II. SAME-SUCCESSIVE ACTORS-INDIVIDUAL-CORPORATION.
EQUITY PRACTICE-DEFENSE INTERPOSED OUT OF TIME-PROOF.
case is proceeding before a master, such defense, if its introduction can be permitted at all, must, in order to prevail, be established by evidence of the most satisfactory and Convincing character.
Appeal from the Circuit Court of the United States for the District of Colorado. .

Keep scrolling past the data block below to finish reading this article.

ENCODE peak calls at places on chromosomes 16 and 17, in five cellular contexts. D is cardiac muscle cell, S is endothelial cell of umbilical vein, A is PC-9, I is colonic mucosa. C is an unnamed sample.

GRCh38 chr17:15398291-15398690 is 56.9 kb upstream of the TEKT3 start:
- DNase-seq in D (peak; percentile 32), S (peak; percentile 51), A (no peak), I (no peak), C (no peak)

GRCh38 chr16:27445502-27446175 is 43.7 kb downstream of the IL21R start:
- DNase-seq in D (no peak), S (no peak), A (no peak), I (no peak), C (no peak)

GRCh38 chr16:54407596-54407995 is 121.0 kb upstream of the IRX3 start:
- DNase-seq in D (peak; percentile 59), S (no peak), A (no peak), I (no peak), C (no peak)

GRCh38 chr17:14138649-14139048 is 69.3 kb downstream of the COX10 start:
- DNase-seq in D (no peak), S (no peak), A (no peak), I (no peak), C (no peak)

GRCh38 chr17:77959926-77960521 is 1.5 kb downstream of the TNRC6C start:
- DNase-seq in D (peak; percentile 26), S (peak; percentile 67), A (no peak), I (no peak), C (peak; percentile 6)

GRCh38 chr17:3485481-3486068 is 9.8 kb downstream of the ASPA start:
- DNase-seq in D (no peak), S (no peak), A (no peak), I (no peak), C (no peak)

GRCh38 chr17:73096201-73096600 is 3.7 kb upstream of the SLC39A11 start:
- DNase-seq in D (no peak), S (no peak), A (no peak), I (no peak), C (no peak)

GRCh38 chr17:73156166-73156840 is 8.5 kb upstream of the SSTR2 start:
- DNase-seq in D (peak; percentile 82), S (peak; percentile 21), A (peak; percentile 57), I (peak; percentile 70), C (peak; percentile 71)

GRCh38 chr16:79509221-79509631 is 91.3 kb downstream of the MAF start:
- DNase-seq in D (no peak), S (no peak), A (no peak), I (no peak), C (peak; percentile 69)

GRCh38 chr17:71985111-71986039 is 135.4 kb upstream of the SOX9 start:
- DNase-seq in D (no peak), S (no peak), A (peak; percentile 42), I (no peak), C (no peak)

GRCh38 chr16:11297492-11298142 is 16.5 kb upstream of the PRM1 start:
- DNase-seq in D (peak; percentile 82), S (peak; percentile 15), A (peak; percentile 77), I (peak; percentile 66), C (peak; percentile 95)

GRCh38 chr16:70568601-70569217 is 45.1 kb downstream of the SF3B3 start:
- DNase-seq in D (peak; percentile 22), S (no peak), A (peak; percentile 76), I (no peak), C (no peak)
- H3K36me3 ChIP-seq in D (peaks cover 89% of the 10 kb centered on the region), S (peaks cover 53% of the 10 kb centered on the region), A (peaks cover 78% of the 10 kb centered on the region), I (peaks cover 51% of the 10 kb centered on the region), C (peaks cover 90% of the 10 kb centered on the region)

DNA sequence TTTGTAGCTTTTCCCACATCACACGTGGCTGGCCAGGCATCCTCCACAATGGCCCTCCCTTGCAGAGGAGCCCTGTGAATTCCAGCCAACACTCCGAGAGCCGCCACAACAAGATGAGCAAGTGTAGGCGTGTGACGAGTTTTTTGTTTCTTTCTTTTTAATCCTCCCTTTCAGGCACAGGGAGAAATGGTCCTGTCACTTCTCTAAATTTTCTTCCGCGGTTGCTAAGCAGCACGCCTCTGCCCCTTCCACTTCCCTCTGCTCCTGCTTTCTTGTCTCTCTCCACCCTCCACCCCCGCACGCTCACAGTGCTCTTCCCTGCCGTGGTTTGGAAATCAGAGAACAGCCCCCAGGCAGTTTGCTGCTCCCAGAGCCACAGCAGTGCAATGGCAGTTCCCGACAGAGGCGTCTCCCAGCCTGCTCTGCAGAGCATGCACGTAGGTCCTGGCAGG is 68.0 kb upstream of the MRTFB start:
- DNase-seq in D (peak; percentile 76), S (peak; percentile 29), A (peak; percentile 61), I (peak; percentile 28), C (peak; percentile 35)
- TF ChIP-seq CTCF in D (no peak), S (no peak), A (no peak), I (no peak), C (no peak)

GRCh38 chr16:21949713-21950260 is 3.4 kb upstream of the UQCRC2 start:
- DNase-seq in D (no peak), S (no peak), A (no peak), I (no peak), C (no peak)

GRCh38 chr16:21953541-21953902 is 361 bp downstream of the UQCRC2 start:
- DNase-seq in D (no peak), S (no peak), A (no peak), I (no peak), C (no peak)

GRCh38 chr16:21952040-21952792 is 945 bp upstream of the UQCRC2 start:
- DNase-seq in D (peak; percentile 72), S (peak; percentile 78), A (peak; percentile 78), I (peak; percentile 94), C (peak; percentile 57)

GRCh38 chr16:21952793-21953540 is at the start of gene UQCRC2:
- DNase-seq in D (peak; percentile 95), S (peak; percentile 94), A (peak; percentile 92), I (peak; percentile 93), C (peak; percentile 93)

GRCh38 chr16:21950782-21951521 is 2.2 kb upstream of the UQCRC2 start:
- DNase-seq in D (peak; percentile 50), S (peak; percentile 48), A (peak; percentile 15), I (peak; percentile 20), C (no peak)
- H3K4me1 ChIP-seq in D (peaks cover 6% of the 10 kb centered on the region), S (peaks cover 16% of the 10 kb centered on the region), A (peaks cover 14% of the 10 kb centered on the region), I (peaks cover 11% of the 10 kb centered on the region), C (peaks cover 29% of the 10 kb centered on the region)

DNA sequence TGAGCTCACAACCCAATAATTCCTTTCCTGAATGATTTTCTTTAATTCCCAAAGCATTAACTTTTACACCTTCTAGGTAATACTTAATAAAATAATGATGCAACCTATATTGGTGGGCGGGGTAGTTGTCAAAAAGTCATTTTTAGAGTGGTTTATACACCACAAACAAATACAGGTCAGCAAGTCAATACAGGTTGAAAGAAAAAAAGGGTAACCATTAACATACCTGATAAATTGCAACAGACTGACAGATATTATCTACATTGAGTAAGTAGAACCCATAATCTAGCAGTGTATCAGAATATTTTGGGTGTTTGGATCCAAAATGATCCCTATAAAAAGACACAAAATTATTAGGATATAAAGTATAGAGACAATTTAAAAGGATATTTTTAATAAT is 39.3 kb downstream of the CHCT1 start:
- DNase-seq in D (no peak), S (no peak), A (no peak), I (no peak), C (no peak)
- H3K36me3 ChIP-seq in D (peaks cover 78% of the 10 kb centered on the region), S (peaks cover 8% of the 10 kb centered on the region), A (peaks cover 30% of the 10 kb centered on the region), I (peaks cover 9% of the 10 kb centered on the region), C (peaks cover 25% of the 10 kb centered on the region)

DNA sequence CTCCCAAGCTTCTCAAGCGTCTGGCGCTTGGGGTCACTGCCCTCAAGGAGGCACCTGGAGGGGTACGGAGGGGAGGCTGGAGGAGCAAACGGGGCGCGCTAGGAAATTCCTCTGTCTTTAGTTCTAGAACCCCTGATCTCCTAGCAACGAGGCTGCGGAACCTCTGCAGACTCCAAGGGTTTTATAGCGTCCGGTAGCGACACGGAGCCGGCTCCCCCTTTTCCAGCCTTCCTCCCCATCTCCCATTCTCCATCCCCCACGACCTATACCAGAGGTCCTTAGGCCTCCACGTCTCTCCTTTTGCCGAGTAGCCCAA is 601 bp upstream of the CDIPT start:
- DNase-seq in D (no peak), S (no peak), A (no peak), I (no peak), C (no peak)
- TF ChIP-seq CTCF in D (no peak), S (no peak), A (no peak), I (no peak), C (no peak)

This case was before this court at the October term, 1891, on appeal from a decree dismissing the bill of complaint. The decree appealed from was reversed, and the case was remanded to the circuit court, with instructionsFirst, "to permit William G. Scott, as representative of Matilda Scott, deceased, to become a complainant in the bill, and to require Richard J .. Doyle to be made a defendant to the proceedings, in order that any right or claim he may hold to the property in dispute may be settled by the final decree herein"; second, to enter a decree "canceling the deeds and powers of attorney executed by Margaret Billings, James O. Wood, and Charles E. Wood to David Robertson, James Devereux, or other parties, purporting to convey their interests in the mining property in the bill described, and which are set forth in the bill herein filed,-said decree to declare and establish the rights and title of the widow and children of William J. Wood to the one-third of said Emma mining property, as against the defendants, Jerome B. Wheeler and the Aspen Mining & Smelting Company"; and, third, "to direct a proper accounting between the parties upon the basis of the rights thus decreed." 10 U. S. App. 1, 65,2 C. C. A. 252, 264, 51 Fed. 038; Id., 10 U. S. App. 322, a C. C. A. 69, 52 Fed. 250. In obedience to the aforesaid order the circuit court on January 21, 1893, entered a decree which canceled the several deeds and powers of attorney referred to in said order, and established the title of the widow and children of William J. Wood, deceased, to an undivided one-third interest in said Emma Mine and mining claim, as against the Jerome B. Wheeler and the Aspen Mining & Smelting Company, who were the defendants below. The decree of the circuit court further adjudged and determined that the appellees, who were the complainants below, "are entitled to * * * one-third of the entire proceeds of said mine and mining claim from the time the same became a productive mine to the date of this decree, after deducting all reasonable and necessary expenses and outlays by said Wheeler and said Aspen Mining & Smelting Company In the working and developing of said mine and mining claim, and in purchasing the necessary tools, engines, cars, and other mining machinery and necessary mining apparatus, and everything necessary to the working of said mine; * * * that said defendant Wheeler and said Aspen Mining & Smelting Company account to the said complainants for the value of one-third of all the capital stock of said Compromise Company, mentioned in the separate answers of said Wheeler and said Aspen Mining & Smelting Company to the said bill of complaint, which the said Wheeler and said company received in consideration of their conveying to the said Compromise Company that portion of the said Emma Mine and mining claim mentioned and described in the separate answer of the said Aspen Mining & Smelting Company; * * * and that the said complainants and said widow and children of the said William J. Wood, deceased, are entitled to the value of the one-third of the whole amount of the capital stock of the said Compromise Company received by said Wheeler and said Aspen Mining & Smelting Company in consideration of the said consolidation of the said portion of said Emma Mine and mining claim with other portions of mining ground owned by said Compromise Company, and for the purpose of mining all of said consolidated mining ground together and to better advantage, as shown by the said answers and pleadings in this SUit; * * * that the said complainants and said widow and children of the said William J. vVood, deceased, are entitled to the one-third of all the dividends and sums of money received from time to time by said Wheeler and said Aspen Mining & Smelting Company from the said Compromise Company, from the time of its organization up to the present time, in consideration of the consolidation of said portion 'of said Emma Mine and mining claim before mentioned with the other mining ground owned by said Compromise Company; * * * that